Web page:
7. Ground Ivy (Glechoma Hederacea)
If you thought the flowers of forget-me-not and greater stitchwort were hard to spot, the ground ivy is near impossible. Growing barely a few centimetres above the ground, and producing only a few tiny lilac blooms that somehow blend into the green of grass, it’s a tough wild flower to find. It’s actually a part of the dead nettle family (more on those shortly) but it’s habit of spreading widely has led it to being called ‘ivy’. Interestingly, despite its small stature, this plant kicks out a strong scent, and before hops were discovered it was frequently used in the beer brewing process. I think it’s REAL pretty.
8. Summer Snowflake (Leucojum Aestivum)
Not be confused with the snowdrops which bloom between January and March, these slightly larger, taller white wild flowers have very rounded bell-shaped blooms with small green dots on the tip of each petal. Does it compare in beauty to the more well know snowdrop? Well, that’s personal opinion.. Spot them on banks and in woodlands, often close to water sources.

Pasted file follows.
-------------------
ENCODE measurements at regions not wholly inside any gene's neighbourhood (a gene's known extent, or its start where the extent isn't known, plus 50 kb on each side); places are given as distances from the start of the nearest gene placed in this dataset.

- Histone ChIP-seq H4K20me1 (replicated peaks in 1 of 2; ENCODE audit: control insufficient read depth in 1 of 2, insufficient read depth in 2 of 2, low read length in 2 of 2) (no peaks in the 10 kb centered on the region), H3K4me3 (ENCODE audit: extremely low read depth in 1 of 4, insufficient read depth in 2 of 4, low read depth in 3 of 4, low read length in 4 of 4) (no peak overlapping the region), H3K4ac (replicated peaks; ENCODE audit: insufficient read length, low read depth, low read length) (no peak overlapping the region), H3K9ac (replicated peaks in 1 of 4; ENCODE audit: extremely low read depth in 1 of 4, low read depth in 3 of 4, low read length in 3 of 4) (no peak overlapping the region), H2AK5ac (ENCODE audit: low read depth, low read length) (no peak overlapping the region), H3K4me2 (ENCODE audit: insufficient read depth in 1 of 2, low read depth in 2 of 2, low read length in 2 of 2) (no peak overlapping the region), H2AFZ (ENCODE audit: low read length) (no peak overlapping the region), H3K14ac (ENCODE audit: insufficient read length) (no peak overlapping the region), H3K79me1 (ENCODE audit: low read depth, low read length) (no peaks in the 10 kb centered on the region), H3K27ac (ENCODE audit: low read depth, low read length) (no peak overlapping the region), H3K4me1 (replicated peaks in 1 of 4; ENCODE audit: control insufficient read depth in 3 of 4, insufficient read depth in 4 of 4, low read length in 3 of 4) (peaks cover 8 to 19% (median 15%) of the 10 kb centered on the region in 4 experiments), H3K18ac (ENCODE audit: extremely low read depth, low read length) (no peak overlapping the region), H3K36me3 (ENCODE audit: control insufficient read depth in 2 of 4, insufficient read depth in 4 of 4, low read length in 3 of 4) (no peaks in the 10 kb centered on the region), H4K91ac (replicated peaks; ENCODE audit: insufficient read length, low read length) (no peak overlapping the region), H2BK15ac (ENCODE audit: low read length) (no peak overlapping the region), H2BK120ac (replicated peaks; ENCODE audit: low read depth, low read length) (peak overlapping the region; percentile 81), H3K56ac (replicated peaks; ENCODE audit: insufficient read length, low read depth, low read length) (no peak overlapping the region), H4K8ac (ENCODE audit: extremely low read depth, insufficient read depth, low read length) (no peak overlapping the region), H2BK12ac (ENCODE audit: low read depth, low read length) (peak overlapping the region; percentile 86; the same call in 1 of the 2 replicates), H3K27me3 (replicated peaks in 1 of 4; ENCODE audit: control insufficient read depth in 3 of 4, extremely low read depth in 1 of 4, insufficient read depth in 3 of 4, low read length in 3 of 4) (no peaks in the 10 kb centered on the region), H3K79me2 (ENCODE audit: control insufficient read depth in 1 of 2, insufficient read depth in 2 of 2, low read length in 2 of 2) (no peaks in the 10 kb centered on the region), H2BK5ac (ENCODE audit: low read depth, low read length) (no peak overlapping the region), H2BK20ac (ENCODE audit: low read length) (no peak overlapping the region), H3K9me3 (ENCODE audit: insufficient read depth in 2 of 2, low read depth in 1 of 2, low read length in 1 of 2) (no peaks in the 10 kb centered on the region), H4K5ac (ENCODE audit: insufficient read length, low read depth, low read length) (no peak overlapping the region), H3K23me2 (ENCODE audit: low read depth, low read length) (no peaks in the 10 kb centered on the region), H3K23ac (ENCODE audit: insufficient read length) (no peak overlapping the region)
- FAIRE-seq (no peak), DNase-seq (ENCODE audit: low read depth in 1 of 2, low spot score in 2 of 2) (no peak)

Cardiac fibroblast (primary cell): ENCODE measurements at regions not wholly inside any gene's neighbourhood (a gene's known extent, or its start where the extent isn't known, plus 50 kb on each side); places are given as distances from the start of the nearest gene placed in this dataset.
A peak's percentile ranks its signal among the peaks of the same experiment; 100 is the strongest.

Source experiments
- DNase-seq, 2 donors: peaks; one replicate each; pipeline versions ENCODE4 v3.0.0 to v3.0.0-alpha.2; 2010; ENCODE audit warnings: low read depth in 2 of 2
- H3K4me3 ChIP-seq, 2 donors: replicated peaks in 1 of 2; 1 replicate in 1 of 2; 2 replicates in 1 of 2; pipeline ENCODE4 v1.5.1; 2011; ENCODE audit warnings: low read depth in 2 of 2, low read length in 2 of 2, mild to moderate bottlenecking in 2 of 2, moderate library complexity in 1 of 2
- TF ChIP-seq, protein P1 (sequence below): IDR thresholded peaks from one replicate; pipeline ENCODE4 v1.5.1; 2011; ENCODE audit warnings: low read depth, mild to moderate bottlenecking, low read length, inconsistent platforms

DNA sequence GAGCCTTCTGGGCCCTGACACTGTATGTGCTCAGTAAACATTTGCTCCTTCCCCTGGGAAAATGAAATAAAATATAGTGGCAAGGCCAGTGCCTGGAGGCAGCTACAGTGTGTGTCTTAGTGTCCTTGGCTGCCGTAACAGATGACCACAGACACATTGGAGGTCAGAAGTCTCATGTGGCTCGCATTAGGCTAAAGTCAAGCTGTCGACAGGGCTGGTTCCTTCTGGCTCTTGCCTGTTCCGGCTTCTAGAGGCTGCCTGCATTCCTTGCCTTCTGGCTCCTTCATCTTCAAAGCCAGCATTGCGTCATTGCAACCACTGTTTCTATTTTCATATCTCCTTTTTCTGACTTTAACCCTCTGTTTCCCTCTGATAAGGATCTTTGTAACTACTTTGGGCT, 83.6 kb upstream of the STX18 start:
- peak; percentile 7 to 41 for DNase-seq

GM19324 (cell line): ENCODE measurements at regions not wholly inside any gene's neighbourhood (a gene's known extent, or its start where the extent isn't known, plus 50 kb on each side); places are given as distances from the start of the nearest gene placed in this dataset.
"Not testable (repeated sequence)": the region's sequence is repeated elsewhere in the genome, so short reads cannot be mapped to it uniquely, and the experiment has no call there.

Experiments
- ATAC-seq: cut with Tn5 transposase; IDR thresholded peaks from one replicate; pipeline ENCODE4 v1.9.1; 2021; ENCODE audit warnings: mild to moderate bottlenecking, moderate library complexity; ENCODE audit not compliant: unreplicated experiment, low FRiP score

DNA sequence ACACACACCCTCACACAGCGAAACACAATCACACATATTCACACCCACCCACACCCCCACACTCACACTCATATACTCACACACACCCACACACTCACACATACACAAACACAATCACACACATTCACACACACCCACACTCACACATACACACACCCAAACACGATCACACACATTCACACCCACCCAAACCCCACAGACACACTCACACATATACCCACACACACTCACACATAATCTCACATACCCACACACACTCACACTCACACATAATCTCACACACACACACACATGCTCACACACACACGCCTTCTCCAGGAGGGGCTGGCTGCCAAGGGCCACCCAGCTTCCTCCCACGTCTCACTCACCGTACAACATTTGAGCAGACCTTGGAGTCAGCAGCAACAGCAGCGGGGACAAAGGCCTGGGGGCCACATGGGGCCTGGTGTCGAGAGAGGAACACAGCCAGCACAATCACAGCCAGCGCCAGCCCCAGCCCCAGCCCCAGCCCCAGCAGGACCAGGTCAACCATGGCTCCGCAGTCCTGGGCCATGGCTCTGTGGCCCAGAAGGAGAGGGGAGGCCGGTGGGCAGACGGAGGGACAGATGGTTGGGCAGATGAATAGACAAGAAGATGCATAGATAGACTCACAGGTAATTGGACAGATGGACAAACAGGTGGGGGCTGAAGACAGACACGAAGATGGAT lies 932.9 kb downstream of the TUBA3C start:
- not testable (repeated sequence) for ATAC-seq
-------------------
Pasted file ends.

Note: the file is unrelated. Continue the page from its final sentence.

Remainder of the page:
9. Forget-me-not (Myosotis)
The tiny bright blue flowers of forget-me-not have to be one of the most loved blooms of all. Although they were originally a wild flower, these minuscule blue beauties are now more commonly found sprawling in gardens, giving rise to arguments as to whether they are indeed still a wild flower or not. However, they are frequently found in woodlands and other countryside spots, making them a firm favourite for spotting whilst out and about. My mum adores these little guys!
10. Common Chickweed (Stellaria Media)
Another minuscule flower that will require a little patience to find, but is nonetheless fairly widespread throughout the UK. Some consider it to be a weed, but can actually be eaten in salads and is a valuable source of nectar for tiny insect species.
11. Garlic Mustard (Alliaria Petiolata)